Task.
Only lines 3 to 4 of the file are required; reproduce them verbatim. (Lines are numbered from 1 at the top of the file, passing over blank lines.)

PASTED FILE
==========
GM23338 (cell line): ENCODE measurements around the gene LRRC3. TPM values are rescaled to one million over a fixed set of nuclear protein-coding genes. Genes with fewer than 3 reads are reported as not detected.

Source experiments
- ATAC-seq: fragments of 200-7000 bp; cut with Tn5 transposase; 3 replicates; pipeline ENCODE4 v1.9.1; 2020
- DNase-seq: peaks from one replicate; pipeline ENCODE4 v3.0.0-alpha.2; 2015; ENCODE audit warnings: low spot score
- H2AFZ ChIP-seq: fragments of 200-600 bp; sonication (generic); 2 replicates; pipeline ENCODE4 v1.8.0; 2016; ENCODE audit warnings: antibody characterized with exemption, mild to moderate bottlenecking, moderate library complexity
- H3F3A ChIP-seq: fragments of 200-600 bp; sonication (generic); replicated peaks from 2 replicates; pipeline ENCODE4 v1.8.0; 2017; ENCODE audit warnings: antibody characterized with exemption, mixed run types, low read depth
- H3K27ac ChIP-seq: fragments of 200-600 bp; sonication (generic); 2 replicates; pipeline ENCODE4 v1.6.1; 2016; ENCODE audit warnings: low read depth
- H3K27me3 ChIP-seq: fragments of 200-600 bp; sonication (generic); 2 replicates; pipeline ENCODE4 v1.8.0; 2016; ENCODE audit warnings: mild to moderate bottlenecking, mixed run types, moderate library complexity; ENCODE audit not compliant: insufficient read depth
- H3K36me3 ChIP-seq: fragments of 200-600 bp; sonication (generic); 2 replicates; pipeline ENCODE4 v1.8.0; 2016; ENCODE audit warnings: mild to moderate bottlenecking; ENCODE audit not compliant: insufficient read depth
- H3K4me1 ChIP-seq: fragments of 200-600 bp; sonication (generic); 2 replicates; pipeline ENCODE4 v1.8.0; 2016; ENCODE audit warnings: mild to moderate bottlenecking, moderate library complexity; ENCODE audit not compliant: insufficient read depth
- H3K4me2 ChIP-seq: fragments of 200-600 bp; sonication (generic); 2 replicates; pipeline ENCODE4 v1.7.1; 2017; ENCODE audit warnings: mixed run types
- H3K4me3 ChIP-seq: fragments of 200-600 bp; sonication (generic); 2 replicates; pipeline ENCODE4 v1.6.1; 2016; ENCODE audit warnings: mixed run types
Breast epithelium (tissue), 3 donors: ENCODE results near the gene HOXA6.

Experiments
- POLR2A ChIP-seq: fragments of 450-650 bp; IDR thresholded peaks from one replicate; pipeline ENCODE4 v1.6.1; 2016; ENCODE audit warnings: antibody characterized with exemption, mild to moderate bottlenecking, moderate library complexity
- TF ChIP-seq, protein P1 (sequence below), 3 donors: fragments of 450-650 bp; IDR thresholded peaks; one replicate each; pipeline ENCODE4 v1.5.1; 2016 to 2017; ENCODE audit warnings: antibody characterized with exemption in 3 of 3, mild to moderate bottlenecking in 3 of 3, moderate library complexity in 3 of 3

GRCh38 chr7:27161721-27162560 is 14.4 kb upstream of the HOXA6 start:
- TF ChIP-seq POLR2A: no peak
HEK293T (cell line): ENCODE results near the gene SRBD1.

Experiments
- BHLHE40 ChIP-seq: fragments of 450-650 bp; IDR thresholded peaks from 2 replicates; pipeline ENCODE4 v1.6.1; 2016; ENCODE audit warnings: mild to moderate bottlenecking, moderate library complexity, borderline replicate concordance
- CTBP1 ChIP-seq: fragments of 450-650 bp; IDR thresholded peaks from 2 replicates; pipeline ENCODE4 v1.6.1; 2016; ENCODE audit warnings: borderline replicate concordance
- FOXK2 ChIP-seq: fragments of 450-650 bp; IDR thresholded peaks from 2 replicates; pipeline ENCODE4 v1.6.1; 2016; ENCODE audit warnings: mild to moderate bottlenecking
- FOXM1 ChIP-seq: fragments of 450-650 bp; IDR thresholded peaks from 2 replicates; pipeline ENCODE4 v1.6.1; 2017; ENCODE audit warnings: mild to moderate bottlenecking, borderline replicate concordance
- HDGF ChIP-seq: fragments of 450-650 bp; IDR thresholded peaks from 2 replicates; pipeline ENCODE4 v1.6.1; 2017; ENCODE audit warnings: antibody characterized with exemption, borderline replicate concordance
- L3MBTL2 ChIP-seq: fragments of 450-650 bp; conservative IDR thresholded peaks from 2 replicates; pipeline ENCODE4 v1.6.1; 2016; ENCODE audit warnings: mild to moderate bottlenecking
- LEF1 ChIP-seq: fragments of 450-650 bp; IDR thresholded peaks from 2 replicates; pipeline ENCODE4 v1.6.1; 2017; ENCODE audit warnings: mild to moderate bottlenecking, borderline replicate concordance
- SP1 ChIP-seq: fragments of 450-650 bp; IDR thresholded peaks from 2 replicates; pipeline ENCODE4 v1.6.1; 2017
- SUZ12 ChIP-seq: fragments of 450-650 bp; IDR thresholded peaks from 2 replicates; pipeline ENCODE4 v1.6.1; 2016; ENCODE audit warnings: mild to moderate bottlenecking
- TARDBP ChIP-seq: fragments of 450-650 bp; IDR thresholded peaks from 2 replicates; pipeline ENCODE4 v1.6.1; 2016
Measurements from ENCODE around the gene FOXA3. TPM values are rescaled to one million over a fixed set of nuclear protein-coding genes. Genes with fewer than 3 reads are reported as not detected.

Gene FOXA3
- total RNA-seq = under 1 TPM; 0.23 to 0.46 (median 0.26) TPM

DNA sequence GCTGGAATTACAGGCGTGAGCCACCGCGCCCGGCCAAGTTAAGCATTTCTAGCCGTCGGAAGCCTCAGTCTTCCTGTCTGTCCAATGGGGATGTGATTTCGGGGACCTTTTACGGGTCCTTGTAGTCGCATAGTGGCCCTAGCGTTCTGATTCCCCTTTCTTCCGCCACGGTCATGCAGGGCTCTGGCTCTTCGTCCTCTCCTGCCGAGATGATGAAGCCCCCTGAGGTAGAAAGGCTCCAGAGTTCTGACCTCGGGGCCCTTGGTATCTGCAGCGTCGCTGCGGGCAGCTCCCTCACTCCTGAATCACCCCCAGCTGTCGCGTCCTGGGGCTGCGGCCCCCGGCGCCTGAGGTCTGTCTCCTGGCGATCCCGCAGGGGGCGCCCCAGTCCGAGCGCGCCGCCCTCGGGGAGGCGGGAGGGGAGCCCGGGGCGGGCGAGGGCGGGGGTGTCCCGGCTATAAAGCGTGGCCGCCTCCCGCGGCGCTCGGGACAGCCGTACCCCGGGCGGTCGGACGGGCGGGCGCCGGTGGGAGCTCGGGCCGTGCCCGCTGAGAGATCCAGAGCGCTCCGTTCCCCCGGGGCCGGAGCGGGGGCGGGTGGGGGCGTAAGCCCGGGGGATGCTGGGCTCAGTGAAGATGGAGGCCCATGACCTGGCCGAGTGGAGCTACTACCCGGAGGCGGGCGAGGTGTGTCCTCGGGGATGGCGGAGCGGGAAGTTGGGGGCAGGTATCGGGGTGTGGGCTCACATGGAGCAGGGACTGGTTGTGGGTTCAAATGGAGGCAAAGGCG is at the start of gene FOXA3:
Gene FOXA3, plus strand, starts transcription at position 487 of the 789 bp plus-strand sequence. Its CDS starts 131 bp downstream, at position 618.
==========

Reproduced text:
- ATAC-seq: fragments of 200-7000 bp; cut with Tn5 transposase; 3 replicates; pipeline ENCODE4 v1.9.1; 2020
- DNase-seq: peaks from one replicate; pipeline ENCODE4 v3.0.0-alpha.2; 2015; ENCODE audit warnings: low spot score